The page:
Rowena Harris
Rowena Harris is a London based artist and art researcher. Through physical materiality, film work, and writing, her work unfolds at the intersection between the body, matter, and technology. Within this she is engaged with exploring the formation of perception, subjectivity, and sensory understanding, entangled with the everyday technological regime. She is a CHASE funded, practice-based PhD candidate in the Art Department, Goldsmiths College, holds an MFA from the same (2010), a BA Fine Art from Falmouth University (2008). Recent awards and residencies include shortlisted for Tenderfilx artist moving image prize; Sainsbury’s scholarship The British School at Rome; Atelier Salzamt Residency; and was the founding editor of Misery Connoisseur Magazine. She has recent solo exhibitions with Las Palmas, Lisbon; The Gallery Apart, Rome; Object A, Manchester; Coleman Projects. And group: Trafó House, ANGL Collective, Copperfield Gallery, Space In Between, Tenderpixel, The Bluecoat, Fondazione Memmo, Bloc Projects, Flat Time House, Artissima, Agnes Varis Centre.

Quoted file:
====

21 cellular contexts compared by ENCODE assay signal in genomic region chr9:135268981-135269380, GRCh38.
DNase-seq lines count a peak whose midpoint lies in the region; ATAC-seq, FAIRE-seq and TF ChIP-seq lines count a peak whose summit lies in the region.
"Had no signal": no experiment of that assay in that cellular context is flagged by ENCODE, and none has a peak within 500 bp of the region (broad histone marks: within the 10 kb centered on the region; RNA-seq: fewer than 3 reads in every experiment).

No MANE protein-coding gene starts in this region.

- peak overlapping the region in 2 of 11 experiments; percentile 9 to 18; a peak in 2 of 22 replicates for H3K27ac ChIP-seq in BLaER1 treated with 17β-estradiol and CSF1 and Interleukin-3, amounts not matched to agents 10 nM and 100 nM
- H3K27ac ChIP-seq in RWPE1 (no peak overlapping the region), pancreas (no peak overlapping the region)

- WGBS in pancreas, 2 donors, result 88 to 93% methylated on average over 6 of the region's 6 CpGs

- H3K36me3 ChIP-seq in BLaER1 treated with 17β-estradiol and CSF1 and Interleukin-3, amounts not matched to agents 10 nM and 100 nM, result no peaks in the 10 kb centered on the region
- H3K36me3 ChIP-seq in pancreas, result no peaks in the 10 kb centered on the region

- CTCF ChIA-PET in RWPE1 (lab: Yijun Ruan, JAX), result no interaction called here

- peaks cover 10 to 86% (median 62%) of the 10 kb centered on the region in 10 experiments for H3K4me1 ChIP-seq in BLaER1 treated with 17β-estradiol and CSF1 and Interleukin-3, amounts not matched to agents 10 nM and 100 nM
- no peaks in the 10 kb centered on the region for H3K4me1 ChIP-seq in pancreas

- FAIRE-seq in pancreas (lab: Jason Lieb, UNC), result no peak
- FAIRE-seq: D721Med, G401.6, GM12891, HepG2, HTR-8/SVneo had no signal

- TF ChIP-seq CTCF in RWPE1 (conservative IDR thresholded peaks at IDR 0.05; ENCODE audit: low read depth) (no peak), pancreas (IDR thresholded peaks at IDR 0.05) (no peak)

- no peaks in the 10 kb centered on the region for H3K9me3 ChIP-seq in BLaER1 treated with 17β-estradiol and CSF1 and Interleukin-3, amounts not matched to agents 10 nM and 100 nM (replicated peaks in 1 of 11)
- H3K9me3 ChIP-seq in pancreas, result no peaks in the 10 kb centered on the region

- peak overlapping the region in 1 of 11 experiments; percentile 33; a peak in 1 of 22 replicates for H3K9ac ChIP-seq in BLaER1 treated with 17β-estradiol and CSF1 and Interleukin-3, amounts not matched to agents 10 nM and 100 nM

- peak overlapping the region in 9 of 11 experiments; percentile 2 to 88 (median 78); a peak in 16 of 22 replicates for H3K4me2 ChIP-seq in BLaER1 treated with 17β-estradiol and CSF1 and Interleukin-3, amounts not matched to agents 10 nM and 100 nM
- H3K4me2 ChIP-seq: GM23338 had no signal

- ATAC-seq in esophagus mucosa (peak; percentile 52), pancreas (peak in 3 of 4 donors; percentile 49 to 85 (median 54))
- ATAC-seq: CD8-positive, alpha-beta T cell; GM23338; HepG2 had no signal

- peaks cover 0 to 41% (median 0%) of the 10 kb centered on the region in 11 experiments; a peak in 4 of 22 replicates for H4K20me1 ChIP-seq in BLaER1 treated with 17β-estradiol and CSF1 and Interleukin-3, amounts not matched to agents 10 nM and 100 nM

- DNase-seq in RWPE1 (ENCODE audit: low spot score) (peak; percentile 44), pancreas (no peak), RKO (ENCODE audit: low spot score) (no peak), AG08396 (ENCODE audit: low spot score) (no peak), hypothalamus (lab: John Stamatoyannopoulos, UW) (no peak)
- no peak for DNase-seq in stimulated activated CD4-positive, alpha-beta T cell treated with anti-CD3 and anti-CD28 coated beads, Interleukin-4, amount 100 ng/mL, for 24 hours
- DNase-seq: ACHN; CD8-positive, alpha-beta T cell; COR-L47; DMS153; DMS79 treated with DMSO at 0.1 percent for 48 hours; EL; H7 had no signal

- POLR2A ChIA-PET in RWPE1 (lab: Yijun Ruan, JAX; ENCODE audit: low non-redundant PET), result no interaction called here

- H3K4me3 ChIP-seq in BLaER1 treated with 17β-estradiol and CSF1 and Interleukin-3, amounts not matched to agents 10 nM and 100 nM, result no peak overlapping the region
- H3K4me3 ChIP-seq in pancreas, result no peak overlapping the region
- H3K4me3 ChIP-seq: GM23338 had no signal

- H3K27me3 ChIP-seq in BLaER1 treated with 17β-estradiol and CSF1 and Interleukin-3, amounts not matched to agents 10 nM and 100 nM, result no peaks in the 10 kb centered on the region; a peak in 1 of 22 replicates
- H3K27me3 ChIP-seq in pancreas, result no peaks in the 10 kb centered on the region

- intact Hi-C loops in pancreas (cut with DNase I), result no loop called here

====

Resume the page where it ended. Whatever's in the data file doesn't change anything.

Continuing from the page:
Clareese Hill
Clareese Hill’s research engages with her concern for the word identity and its relationship to space. By attempting to remove language from the social meanings for spaces, she hopes to create conceptual spaces that challenge what identity means and how it operates. by exploring the many possibilities available to unhinge it from its social trappings she creates a new praxis for being. Through her experimental investigations, the use of technology becomes a vital part of the project as she seeks to create new dialogs between disparate materials. Clareese has shown her work internationally at Sullivan Galleries in Chicago, SVA galleries in New York, Ugly Duck project space in London, British Film Institute in London, and Anglia Ruskin in Cambridge, UK. Clareese holds an a Master in Fine Arts from School of the Art Institute of Chicago. She is currently studying in the Art Ph.D. program at the Goldsmiths University of London.

Respondent bios

Astrida Neimanis